1. This is a suit to recover damages for an alleged breach of warranty as to the quality of 6,000 kutcha bales of jute purchased by the plaintiff from the defendants. There is no dispute as to the contracts which are set out in the plaint: the only dispute is as to the quality of the goods. The jute was to be of the standard quality of a certain mark, T.S.N./N2, and this, admittedly, means that each bale was to contain 40 per cent, of what is known as Hessian warp. The sole question is whether the bales delivered did contain that percentage of Hessian warp and tins is a question of fact. The jute was delivered by the B defendants, and immediately after delivery the plaintiff complained that the jute was not up to the standard quality of the mark, and asked the defendants to send down a representative to inspect it. Some correspondence then ensued: the plaintiff suggesting a survey and the defendants proposing an arbitration by the Bengal Chamber of Commerce; the plaintiff declined the latter offer, as he was entitled to do, and I regret that the defendants' agents should have thought it necessary to make the imputation they did against the plaintiff in the letter of the 27th November 1900. The price paid for the whole of the jute, including 1,000 bales, as to which there is no dispute, was about 1,50,000 rupees. The plaintiff then appointed two surveyors to examine the jute, and the defendants sent down two gentlemen to 'watch' the proceedings on their behalf. I will deal in a moment with what took place on this survey and subsequently.
2. Before examining the evidence, I desire to deal with two points, which are prominently dealt with in the judgment of Mr. Justice Stanley. If by his observation the learned Judge intended to convey that, before recovering damages in a case of this class, the plaintiff was bound to examine each of the 6,000 bales of jute, and, as the result of such examination, was bound to show that in each bale the jute fell short of the requisite standard, I most respectfully differ from him. If such were the usage, it would, I fear, impose a serious clog upon commercial transactions. But it is clear from the evidence that this is not so. Mr. Duncan, one of the plaintiff's witnesses, says: 'I examined 12 bales out of the bulk, which was in the flats there. It is usual to examine certain lots only in making a survey. To take a part of the bulk, to examine a part and make a rep art on that part, we are supposed to take 10 or 12 bales, a sufficient quantity to form a judgment as to what the bulk is;' and further on he says: 'In order to find the average of a whole consignment, it is not usual to examine the whole consignment. To arrive at an average for the consignment, we take a portion for selection. The average of the consignment is taken to be that of the portion selected. We took the quantity which we considered would give us a representative quantity of the bulk,' and Mr. Wallace, the defendants' witness, on being asked 'Do you consider that a test of 12 bales is sufficient for a cargo of 10,000?' says: 'Picked out here and there in the bulk, I should think it was. Selected as these were, I should think it was so.'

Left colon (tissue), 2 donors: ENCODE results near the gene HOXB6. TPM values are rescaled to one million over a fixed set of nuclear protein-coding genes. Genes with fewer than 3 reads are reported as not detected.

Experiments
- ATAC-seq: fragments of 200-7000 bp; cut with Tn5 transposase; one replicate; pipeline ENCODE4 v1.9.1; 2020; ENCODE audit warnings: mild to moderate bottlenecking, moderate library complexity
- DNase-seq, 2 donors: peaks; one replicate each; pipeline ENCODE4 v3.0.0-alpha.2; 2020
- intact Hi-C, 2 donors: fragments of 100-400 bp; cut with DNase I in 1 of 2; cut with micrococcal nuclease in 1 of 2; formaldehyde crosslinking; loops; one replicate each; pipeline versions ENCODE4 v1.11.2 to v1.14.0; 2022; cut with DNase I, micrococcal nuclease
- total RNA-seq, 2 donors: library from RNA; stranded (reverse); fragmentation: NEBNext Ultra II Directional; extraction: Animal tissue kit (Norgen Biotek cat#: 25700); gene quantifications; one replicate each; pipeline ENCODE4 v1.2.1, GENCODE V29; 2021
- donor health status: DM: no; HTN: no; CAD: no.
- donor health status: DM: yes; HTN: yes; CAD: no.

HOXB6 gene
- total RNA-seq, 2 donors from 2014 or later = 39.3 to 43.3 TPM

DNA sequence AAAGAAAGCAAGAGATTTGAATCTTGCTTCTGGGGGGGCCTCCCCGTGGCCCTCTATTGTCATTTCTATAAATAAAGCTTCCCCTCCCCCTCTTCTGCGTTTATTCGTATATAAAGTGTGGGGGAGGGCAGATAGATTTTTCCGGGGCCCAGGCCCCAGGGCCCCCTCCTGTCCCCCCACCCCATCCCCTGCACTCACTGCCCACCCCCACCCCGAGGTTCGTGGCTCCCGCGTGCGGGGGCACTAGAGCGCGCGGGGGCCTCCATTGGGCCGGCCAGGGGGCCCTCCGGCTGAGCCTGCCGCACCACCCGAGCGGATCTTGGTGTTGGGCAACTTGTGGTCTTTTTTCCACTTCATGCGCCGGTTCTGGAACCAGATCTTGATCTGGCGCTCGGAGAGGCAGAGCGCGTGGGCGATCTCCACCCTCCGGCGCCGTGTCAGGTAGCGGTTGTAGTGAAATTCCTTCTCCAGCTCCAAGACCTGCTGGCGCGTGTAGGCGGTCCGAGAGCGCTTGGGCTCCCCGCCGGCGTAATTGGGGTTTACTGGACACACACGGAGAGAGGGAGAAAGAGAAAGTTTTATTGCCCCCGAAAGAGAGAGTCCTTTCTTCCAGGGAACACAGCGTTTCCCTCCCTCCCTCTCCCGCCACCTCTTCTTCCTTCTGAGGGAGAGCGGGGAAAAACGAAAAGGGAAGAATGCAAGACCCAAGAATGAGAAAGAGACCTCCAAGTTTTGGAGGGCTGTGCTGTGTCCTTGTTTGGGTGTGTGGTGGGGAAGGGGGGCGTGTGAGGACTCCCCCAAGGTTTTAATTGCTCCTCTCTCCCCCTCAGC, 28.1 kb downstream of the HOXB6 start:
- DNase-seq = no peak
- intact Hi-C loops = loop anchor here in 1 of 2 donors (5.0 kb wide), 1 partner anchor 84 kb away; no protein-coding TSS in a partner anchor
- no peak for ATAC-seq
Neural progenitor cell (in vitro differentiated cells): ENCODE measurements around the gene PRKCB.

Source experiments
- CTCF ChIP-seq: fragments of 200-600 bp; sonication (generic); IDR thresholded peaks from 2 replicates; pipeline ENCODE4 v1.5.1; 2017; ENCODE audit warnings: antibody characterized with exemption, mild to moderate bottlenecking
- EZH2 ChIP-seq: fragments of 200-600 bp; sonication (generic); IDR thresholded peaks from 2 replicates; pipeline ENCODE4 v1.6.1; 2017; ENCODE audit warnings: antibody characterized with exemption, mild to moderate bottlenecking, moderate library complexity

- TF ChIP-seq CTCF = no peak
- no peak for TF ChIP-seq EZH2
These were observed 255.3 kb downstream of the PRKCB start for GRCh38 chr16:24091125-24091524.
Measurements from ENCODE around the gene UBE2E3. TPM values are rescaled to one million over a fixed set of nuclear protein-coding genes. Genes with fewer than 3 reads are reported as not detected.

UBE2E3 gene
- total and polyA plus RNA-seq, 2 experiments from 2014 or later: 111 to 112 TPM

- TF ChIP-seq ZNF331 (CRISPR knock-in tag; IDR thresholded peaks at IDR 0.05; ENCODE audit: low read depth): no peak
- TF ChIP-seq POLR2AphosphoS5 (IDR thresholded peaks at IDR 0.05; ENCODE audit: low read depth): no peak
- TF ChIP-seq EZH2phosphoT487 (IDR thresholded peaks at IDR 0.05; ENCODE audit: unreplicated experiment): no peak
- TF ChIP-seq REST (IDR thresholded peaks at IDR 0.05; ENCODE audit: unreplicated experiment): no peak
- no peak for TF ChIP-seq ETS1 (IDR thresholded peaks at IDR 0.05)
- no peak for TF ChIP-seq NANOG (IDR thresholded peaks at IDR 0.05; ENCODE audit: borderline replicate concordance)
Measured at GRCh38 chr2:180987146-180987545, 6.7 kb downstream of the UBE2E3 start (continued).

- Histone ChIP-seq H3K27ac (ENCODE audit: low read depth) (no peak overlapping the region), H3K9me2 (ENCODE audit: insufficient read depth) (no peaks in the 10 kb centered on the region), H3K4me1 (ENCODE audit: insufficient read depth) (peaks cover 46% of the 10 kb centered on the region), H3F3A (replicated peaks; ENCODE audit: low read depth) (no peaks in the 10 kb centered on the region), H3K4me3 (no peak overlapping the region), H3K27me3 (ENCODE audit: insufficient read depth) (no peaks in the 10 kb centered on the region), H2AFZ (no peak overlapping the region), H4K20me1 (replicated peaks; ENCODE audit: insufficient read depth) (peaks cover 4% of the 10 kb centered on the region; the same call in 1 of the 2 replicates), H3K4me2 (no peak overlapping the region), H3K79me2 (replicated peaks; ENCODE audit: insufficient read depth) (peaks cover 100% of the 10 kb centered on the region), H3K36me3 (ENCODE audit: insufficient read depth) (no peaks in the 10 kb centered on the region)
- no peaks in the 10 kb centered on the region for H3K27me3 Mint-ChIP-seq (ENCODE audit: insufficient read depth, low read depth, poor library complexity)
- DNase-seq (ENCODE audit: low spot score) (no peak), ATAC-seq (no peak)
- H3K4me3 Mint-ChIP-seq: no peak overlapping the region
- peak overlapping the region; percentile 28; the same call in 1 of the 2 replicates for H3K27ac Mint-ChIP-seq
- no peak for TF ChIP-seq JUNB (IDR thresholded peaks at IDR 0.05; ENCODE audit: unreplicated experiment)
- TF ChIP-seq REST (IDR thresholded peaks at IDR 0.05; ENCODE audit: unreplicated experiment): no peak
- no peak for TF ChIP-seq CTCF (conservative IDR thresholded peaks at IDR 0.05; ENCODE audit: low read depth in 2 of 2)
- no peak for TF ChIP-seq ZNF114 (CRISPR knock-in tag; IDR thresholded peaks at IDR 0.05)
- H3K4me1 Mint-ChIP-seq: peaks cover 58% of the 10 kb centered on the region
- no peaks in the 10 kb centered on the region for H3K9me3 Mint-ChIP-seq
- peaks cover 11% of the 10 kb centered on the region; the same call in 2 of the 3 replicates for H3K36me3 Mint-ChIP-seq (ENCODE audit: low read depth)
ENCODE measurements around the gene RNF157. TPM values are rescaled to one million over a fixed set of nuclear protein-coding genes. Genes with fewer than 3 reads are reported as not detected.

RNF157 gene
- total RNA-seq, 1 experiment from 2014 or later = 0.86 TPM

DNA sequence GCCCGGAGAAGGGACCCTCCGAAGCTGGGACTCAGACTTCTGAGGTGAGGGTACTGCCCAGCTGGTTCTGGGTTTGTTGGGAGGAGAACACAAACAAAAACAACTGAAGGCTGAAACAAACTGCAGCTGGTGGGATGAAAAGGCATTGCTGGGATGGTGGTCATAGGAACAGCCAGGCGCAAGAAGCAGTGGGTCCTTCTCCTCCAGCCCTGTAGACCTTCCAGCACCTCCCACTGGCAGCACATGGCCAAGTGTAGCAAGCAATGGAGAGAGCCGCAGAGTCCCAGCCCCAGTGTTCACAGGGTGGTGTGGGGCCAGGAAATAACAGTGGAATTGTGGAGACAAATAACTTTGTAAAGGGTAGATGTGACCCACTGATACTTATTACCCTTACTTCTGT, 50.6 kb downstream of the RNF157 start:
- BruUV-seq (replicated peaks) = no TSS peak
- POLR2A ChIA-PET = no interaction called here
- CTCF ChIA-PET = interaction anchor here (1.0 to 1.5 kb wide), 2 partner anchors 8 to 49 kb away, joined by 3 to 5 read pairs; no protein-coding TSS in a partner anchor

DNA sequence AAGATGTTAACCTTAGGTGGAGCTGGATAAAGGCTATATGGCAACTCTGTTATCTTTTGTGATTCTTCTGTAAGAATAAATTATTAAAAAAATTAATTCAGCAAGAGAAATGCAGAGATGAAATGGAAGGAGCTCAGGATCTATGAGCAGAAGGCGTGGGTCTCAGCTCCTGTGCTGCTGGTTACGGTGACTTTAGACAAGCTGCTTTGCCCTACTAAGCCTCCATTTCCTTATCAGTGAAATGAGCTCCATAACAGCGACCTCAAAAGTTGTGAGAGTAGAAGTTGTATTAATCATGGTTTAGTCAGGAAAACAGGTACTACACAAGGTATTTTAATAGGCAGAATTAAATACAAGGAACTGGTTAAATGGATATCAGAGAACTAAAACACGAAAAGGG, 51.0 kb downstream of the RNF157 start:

3. The other point is that the plaintiff ought to have shown how he had dealt with the jute which was delivered, and whether he T had suffered any and what loss by reason of the jute not being up to the warranted standard. There would have been much force in this contention had it not been that, according to the evidence, the measure of damages, or perhaps, I should say, the method of ascertaining the damages in a case of this class appears to be established and recognised in the trade. It would appear that the buyer is entitled in respect of the inferiority alleged in this case to an allowance of six annas per maund, the rule being to allow two annas per maund for a deficiency of 5 per cent, of Hessian warp. Both Mr. Duncan and Mr. Crichton say so, and Sir Allan Arthur, who is experienced in these matters and who was called for the defendants, appears to be of the same opinion. Mr. Crichton speaks of it as a custom in the trade. Moreover, we have heard no argument from the respondent's Counsel that, if the plaintiff is entitled to damages, the damages as regards the quality of the jute have been assessed upon a wrong basis.